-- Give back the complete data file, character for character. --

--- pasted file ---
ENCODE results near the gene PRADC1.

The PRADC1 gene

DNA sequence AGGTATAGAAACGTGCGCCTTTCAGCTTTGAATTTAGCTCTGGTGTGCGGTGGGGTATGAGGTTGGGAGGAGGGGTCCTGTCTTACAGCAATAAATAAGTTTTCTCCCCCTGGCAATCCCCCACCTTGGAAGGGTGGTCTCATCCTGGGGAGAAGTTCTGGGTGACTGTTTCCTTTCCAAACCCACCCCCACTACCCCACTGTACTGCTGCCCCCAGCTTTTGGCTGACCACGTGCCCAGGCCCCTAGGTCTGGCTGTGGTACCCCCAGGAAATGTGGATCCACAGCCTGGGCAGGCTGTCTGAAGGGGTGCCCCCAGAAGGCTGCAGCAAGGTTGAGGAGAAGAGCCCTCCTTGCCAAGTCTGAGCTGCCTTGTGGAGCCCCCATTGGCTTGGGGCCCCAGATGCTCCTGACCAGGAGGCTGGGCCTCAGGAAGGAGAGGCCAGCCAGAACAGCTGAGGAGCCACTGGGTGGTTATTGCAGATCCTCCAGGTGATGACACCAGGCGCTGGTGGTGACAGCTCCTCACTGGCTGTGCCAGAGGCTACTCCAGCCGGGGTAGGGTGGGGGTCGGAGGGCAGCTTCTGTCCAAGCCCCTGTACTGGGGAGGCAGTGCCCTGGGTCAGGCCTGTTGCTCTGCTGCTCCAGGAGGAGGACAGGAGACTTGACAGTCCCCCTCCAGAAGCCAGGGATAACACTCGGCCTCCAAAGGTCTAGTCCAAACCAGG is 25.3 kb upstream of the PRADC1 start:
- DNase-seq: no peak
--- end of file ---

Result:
ENCODE results near the gene PRADC1.

The PRADC1 gene

DNA sequence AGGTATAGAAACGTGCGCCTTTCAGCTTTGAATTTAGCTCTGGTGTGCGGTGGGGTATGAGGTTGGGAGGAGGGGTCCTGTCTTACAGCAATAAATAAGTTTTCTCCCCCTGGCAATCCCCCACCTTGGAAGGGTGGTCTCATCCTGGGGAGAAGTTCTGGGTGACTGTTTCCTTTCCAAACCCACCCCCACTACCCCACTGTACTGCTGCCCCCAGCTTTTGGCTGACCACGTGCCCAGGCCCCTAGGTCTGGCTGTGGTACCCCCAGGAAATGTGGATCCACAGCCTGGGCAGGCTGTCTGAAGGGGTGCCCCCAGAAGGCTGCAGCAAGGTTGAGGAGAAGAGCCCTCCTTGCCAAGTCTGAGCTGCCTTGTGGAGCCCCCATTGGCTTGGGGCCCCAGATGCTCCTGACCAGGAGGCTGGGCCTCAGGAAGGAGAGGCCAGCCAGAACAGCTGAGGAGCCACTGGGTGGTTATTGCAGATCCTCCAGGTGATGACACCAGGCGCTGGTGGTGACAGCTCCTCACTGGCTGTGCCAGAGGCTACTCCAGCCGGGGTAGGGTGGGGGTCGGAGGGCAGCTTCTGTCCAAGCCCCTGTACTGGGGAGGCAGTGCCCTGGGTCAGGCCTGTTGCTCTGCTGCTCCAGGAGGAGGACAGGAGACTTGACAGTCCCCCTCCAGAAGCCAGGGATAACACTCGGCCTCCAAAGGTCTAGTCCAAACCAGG is 25.3 kb upstream of the PRADC1 start:
- DNase-seq: no peak